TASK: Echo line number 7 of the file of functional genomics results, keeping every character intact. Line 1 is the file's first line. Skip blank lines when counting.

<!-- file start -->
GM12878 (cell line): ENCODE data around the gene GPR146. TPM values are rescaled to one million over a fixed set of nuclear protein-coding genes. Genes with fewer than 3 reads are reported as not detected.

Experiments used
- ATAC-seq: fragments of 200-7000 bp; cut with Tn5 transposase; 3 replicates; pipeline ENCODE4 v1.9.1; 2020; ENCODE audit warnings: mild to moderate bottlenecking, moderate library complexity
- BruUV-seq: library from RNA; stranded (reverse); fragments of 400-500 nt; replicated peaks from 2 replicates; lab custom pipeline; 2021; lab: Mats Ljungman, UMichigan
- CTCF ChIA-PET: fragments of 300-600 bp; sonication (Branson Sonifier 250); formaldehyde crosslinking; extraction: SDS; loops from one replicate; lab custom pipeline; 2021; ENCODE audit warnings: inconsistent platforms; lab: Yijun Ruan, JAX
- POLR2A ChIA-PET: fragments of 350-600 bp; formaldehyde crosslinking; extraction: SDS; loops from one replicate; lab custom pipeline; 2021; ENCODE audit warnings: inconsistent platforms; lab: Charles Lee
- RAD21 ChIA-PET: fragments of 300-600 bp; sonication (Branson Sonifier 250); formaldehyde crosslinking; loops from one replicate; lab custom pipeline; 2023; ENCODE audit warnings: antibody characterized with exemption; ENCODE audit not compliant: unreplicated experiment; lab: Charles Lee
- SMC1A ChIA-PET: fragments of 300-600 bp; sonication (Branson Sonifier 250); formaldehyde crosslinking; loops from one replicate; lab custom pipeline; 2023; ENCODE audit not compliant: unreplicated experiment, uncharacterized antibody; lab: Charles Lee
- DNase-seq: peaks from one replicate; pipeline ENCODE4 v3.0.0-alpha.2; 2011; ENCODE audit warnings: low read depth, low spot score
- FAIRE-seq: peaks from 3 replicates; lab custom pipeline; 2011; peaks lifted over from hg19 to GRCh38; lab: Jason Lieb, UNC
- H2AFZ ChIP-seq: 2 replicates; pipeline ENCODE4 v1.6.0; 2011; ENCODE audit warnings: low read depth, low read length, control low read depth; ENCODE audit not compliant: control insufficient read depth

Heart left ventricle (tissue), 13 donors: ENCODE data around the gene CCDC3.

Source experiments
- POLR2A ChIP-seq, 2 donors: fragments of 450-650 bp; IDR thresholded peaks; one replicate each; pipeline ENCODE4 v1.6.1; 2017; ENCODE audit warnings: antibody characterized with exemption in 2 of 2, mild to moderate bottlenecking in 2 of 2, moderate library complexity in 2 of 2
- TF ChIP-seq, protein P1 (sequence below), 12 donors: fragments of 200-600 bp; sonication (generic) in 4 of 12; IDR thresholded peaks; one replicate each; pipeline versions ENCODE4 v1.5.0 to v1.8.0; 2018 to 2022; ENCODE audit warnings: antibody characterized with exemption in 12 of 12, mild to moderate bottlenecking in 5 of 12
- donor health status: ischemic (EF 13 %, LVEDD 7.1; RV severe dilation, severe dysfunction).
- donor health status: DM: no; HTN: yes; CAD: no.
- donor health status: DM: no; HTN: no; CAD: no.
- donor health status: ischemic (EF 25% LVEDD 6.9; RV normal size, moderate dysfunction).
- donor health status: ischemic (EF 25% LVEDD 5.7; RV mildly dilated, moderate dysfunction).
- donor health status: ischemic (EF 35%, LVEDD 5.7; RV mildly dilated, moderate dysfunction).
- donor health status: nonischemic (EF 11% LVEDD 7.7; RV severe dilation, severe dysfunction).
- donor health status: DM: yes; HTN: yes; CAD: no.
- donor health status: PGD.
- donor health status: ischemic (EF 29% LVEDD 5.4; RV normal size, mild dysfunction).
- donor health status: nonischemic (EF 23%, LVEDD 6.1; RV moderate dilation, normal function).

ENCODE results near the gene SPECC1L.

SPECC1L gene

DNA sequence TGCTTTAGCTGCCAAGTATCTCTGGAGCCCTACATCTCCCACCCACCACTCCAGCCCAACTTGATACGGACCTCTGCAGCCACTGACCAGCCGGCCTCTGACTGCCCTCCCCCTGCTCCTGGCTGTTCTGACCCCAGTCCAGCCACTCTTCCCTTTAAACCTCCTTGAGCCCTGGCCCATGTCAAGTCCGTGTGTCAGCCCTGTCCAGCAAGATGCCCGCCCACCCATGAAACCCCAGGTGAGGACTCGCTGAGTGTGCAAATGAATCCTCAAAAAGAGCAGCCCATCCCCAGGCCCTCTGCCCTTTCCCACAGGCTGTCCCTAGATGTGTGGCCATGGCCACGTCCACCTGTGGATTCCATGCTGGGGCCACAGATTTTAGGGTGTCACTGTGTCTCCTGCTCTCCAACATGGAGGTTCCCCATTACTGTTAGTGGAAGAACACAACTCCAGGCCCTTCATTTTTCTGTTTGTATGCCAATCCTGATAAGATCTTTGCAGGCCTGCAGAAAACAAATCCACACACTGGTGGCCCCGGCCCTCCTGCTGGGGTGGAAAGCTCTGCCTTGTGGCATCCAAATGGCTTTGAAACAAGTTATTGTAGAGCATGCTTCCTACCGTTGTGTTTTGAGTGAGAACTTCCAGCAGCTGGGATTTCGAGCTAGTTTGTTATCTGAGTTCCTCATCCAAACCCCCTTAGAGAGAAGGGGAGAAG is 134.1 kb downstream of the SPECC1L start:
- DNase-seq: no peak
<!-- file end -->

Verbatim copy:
- RAD21 ChIA-PET: fragments of 300-600 bp; sonication (Branson Sonifier 250); formaldehyde crosslinking; loops from one replicate; lab custom pipeline; 2023; ENCODE audit warnings: antibody characterized with exemption; ENCODE audit not compliant: unreplicated experiment; lab: Charles Lee